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“Don’t Stink” is a stinky customer experience strategy

Customer experience strategies for success

customer experienceSometimes it’s easier to describe something as the opposite of something else.  Being “anti-” something can communicate something meaningful. Cultural movements in the past have taken on these monikers:  consider the “anti-establishment” or “anti-war” movements.  We all need effective anti-virus protection.  And there are loads of skin products marketed as “anti-aging”, “anti-wrinkle”, or “anti-blemish.”

But when you think about a vision for the customer experience that your company aspires to deliver, this approach of the “anti-X” falls flat. Would you want to aspire to basically “not stink?”  Would that inspire you and your team to run through walls to deliver on that grand aspiration? Would it motivate customers to stick with you, buy more of what you sell, and tell others about you?

I think not…But it sure seems like many out there indeed do aspire to “not stink.”

Sure, there are great companies out there who have a set a high standard for customer experience, placing it at the center of their strategies and their success. Some, like Zappos, started that way from the beginning.  Others, like The Ritz-Carlton, realized that they had lost their way and made the commitment to do the hard work of reaching and sustaining excellence.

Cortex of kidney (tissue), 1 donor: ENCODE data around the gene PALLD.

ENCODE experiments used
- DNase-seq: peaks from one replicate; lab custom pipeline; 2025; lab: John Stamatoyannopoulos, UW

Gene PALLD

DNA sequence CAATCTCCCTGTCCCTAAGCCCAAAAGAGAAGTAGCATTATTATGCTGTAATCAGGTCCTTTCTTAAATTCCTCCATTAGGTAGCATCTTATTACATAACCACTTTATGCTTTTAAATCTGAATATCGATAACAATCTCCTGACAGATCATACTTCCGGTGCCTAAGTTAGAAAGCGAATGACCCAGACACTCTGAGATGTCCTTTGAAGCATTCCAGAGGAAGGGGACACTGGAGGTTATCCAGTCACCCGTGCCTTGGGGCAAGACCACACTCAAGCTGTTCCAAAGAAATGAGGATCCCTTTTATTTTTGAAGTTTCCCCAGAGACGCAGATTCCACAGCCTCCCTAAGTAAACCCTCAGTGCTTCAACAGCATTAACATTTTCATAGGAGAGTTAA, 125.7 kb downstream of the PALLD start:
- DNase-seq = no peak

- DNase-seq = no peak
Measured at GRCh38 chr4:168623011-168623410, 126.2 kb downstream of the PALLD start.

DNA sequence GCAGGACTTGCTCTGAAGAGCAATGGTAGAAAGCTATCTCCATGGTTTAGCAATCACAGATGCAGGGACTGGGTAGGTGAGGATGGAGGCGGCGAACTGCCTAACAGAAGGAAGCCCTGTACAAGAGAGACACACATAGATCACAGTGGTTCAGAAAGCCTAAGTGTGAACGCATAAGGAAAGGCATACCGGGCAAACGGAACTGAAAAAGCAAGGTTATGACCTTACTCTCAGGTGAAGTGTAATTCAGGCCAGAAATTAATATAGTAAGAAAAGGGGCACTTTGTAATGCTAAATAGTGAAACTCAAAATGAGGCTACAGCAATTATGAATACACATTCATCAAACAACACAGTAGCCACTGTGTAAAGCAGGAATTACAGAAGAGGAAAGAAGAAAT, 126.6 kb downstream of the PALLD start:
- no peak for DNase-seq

On the other hand, there are hundreds of firms who have a weak commitment to or even understanding of the importance of customer experience to their strategy and performance.  Their leaders may give lip service or just pay attention for a few days or hours following the release of reports from leading analysts and firms. They may have posters and slogans that talk about putting the customer first or similar platitudes. These companies probably even have talented and passionate professionals working tirelessly to improve the customer experience in spite of the fact that nobody seems to care much.

What these firms lack is a clear customer experience strategy. As nature abhors a vacuum, customers and employees are free to infer or just guess at it.  Focusing on customer experience only when a report comes out – and paying special attention only when weak results put the firm near the bottom of the ranking leads people to conclude that all that really matters is to “not stink.”  In other words, don’t stand out for being bad…but don’t worry much about being good as it is not important to the company’s strategy or results.

I think that this “don’t stink” implicit strategy helps explain a fascinating insight from a Forrester survey in 2013: “80% of executives believe their company is delivering a superior customer experience, yet in 2013 only 8% of companies surveyed received a top grade from their customers.”  Many leaders simply have not invested the energy and commitment necessary to define a real customer experience vision that reflects a deep understanding of the role that it plays in the company’s strategy.  Beyond setting that vision, there is a big and sustained commitment required to deliver on the vision, measure results, and continuously adjust as customer needs evolve.

Like all journeys, a great customer experience starts with one step. Establishing a customer experience strategy is the first one – and “don’t stink” simply stinks as a strategy.

Download our recent perspective paper to learn how exceptional customer experience can give companies the competitive edge they need in a market where price, products and services can no longer be a differentiator.